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160 The need for tailored therapy in patients with atrial fibrillation undergoing PCI
  1. Mohammad Alkhalil,
  2. Michael Shahmohammadi,
  3. David McBriar,
  4. Jonathan Mailey,
  5. Mark Spence,
  6. Colum Owens
  1. Royal Victoria Hospital, Belfast


Introduction The combination of single antiplatelet and oral anticoagulation therapy demonstrated similar ischaemic efficacy when compared to triple therapy in patients with atrial fibrillation (AF) undergoing percutaneous coronary intervention (PCI).1,2 Importantly, a significant proportion of the included patients had bare-metal stents, up to one third, in these trials. 1,2 This may question the applicability of the reported data when tackling complex PCI in the real-world patients. We sought to investigate the incidence of ischaemic events in patients with AF undergoing PCI according to the complexity of PCI procedure and the used antithrombotic treatment.

Methods 1895 consecutive patients undergoing PCI with bioabsorbable polymer drug eluting stent were screened for eligibility. Major adverse cardiovascular events (MACE) were defined as composite of death, myocardial infarction, stroke, and unplanned revascularization. Complex PCI was defined as two stents bifurcation strategy, 3 treated vessels, or > 3 stents implanted in the same procedure as previously described.3 Four groups were compared accordingly: Group 1 (dual treatment and complex PCI), Group 2 (dual treatment and non-complex PCI), Group 3 (triple therapy and complex PCI), and Group 4 (triple therapy and non-complex PCI).

Results 256 (13.5%) patients had indication for oral anticoagulation, with 33 excluded patients been commenced on 1–3 months DAPT followed by oral anticoagulation. Mean age was 75 ±9 and 77% male. 40.2% patients had stable angina presentation. Average CHA2DS2-VASc and HAS-BLED scores were 3.7 ±1.3 and 1.7 ±0.7, respectively. In the whole group, one year ischaemic events was 9.4%. There were no differences among four groups in gender, hypertension, smoking history, ejection fraction, the nature of presentation (stable versus acute), CHA2DS2-VASc or HAS-BLED scores. On the other hand, there were significant variations among four groups in terms of age (78 ±7, 76 ±9, 72 ±10, 72 ±10, P= 0.008) and diabetes status (9%, 35%, 29%, 22%, P= 0.036), respectively.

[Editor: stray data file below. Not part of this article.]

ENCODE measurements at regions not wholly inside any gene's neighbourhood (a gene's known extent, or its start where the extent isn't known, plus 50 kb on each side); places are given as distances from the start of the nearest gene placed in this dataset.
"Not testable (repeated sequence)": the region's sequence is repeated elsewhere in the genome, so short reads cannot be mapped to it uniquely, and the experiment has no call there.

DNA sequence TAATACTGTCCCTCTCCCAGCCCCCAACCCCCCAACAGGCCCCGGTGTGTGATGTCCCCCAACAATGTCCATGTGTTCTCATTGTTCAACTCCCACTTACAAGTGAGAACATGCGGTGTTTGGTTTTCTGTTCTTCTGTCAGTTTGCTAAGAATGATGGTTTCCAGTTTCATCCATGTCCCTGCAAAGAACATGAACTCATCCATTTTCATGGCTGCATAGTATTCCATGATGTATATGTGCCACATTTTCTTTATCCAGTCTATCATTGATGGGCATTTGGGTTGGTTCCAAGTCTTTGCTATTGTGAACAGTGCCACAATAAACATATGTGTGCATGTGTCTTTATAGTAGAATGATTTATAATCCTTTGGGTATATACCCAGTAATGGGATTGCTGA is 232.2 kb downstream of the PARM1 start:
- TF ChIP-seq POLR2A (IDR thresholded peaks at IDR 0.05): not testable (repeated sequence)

There was a significant difference in the incidence of MACE among four groups, with dual treated-patients and complex anatomy having the highest rate of MACE (26%, 9%, 13%, 4%, Log rank P= 0.012) (figure). The difference was mainly driven from more frequent unplanned revascularisations (13%, 4%, 4%, 0%, P= 0.033) with no difference in death, myocardial infarction or stroke.

Patients with complex anatomy receiving dual treatments had at least 7 times more likelihood of sustaining MACE within the first year following PCI [hazard ratio (HR) 7.36, 95% CI 1.84 to 29.5, P= 0.005]. This risk stayed significant even after adjusting to other variables including age and diabetes status (HR 5.87, 95% CI 1.41 to 24.46, P= 0.015).

Conclusion Despite a remarkable low incidence of ischaemic events in patients with AF undergoing PCI using bioabsorbable polymer DES, there is a marked heterogeneity in their future cardiovascular risk. Coronary anatomy and complexity of PCI procedure may play a role in risk stratifying patients with AF to tailor antithrombotic treatment to reduce their risk.

Conflict of Interest None

  • Acute coronary syndrome
  • Atrial fibrillation
  • complex PCI

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